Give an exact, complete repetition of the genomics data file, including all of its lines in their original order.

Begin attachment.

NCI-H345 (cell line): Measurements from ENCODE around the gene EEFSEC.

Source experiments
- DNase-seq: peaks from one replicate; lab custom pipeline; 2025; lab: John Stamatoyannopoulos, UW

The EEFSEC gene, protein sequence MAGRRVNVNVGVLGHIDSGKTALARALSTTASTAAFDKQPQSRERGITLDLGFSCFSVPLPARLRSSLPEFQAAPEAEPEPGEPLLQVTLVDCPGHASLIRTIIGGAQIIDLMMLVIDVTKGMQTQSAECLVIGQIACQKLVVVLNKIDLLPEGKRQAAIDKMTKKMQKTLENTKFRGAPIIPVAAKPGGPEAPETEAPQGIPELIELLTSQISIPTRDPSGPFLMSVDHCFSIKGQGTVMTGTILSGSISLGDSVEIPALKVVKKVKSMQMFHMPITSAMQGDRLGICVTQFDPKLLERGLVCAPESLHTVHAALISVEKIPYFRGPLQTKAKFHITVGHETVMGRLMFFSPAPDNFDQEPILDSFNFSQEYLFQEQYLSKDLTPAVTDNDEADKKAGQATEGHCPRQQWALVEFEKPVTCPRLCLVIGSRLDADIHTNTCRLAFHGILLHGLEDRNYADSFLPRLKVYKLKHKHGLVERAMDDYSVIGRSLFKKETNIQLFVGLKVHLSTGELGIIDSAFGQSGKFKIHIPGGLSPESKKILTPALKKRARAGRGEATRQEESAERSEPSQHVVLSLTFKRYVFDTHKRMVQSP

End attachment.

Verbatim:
NCI-H345 (cell line): Measurements from ENCODE around the gene EEFSEC.

Source experiments
- DNase-seq: peaks from one replicate; lab custom pipeline; 2025; lab: John Stamatoyannopoulos, UW

The EEFSEC gene, protein sequence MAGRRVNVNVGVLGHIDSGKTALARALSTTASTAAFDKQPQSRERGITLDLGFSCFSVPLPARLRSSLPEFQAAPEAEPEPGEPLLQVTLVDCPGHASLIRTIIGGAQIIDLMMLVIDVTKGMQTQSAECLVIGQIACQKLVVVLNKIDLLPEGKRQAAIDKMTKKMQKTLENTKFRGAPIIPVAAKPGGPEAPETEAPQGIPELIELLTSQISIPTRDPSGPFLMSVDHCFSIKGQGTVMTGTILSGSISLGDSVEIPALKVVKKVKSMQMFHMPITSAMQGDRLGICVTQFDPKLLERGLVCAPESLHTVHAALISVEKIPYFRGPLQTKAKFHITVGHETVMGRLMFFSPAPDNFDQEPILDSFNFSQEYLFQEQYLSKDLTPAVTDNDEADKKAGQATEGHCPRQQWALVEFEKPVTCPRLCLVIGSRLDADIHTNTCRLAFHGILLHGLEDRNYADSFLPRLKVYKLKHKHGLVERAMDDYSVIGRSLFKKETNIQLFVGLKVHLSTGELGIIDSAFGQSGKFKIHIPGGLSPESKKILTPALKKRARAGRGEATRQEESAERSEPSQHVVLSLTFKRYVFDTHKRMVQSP